|Forum topic by Kelly||posted 01-04-2015 04:40 AM||1002 views||1 time favorited||1 reply|
01-04-2015 04:40 AM
After watching the pains a couple people went to, making a simple circle using a band saw, I just wanted to post a photo of my band saw circle cutting jig.
Of course, “my” idea is stolen from others who went this route before me. Still, the simple modifications I added: 1) improve reliability; 2) improve ease of use; 3) if you are capturing saw dust, it redirects dust through the table; and 4) you can produce larger circles more comfortably.
Unlike others, my table extends all the way over to the band saw throat arm. Because of this, the blade will move about half way into the jig during operation. This provides counter balance for larger circles, and is what causes sawdust from the cut to be pulled down through the jig and table, rather than bounce off the table, just left of the cut.
Adding a stop means I can always be sure the cut of the actual circle will start only when the blade is straight across from the pivot point, avoiding binding of the blade (if you switch guides, such as going from a Carter Stabilizer to a stock guide, you will have to compensate for the guide you are using).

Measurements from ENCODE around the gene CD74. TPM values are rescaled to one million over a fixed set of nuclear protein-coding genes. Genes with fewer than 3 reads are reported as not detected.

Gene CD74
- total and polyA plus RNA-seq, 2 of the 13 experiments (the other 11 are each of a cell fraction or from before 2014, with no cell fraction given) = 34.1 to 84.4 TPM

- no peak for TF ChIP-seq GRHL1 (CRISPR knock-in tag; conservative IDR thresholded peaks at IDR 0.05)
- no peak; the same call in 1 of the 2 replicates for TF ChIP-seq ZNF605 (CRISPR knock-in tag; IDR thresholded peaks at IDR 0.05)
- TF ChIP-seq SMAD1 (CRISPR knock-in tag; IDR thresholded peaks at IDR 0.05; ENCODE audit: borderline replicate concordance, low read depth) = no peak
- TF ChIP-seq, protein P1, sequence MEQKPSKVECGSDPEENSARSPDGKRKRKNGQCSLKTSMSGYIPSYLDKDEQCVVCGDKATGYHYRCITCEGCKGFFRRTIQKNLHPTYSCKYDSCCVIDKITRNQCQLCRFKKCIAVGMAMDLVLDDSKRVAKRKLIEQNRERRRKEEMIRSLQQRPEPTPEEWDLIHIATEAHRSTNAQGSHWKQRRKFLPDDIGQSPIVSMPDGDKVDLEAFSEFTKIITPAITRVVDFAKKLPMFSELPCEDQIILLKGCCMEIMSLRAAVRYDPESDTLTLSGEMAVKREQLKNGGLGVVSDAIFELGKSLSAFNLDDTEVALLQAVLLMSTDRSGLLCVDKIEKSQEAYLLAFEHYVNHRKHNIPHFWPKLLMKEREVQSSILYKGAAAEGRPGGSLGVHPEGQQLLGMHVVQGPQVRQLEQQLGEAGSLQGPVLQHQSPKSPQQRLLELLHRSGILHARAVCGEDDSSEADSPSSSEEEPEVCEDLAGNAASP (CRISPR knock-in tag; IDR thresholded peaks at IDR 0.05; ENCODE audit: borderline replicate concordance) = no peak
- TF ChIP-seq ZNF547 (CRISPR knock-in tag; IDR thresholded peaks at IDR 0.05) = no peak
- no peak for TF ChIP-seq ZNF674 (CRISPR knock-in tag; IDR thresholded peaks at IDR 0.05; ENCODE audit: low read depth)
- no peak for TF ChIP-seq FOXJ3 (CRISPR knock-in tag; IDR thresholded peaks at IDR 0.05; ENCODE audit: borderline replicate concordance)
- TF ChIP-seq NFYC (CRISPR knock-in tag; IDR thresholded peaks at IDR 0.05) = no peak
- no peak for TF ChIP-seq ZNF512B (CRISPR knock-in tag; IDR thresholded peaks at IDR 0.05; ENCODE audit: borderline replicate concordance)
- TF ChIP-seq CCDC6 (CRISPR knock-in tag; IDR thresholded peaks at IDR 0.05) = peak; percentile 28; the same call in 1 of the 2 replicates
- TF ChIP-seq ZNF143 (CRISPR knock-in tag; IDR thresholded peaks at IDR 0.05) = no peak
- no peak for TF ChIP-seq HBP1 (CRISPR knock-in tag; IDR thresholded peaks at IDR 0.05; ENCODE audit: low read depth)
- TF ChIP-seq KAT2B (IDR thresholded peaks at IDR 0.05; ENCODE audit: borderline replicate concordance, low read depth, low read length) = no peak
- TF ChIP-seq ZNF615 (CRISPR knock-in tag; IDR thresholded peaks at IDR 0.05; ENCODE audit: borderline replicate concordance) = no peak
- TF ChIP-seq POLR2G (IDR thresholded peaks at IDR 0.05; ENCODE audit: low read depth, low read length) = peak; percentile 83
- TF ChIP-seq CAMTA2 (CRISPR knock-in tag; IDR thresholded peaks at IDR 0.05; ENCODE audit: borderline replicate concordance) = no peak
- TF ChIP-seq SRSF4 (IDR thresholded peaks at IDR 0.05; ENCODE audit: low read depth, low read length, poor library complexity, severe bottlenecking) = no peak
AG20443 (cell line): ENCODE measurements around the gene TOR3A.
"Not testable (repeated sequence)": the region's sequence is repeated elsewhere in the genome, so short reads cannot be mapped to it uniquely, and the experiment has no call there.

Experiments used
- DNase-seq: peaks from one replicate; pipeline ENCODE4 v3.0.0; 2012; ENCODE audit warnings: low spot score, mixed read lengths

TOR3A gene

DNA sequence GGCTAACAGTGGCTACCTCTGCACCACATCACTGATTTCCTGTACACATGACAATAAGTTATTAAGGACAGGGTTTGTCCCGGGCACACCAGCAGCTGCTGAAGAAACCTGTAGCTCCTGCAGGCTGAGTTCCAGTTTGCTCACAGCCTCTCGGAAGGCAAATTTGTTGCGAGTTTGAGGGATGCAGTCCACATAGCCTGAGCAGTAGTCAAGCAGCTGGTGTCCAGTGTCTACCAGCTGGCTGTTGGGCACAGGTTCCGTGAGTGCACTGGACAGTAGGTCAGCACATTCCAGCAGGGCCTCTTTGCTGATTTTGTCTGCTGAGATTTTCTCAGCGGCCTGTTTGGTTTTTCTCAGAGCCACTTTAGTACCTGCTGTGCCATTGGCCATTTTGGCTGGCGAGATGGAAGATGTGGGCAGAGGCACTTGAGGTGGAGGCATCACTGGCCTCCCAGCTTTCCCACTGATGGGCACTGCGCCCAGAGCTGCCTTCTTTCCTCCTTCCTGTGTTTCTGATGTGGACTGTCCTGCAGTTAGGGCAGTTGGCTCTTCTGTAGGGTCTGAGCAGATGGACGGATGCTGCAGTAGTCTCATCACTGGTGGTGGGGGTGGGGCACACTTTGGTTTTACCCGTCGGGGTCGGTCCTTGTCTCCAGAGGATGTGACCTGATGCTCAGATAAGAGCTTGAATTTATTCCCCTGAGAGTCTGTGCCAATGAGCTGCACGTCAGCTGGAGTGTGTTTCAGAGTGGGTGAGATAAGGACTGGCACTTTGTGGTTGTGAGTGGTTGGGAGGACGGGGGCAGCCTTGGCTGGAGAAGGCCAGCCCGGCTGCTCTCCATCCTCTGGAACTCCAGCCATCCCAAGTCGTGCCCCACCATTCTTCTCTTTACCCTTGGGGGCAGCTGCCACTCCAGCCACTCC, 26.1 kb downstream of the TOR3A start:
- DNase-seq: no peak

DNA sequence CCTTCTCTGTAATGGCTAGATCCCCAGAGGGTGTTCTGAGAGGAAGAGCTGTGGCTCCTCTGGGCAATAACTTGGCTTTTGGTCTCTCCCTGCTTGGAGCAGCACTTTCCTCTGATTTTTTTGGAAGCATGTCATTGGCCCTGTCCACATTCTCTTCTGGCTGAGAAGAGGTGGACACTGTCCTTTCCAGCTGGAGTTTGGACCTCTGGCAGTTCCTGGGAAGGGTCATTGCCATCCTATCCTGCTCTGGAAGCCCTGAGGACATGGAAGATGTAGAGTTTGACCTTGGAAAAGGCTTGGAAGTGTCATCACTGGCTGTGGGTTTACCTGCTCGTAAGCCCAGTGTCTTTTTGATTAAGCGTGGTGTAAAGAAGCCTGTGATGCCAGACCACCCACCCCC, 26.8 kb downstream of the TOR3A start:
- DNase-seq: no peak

With this jig design, you do not have to pre-size the wood. As long as the wood will clear in the throat, when spun, you merely need to push the wood into the blade and, when the stop hits the band saw table, spin the wood to make a circle of whatever predetermined size you chose.
The stop can be permanently adhered to the underside of the table. It should stop the table when the pivot pin is directly to the right of the teeth of the blade. Anything before or after will cause the blade to twist and bind. Even if it didn’t break, it would wader off track.
As can be seen in the photo, I used a track bar. This allowed me to use a moving pin holder, which is nothing more than a T shaped piece of aluminum with a set screw to lock it, and a hole just big enough to accept rivets I use for the pivot pin.
The cut outs are just to reduce weight on the right side.
Size your blade according to the diameter of the circle you are going to cut. As with all band saw blades, you can grind the back sides of the blades to round them over, reducing friction and allowing slightly tighter cuts.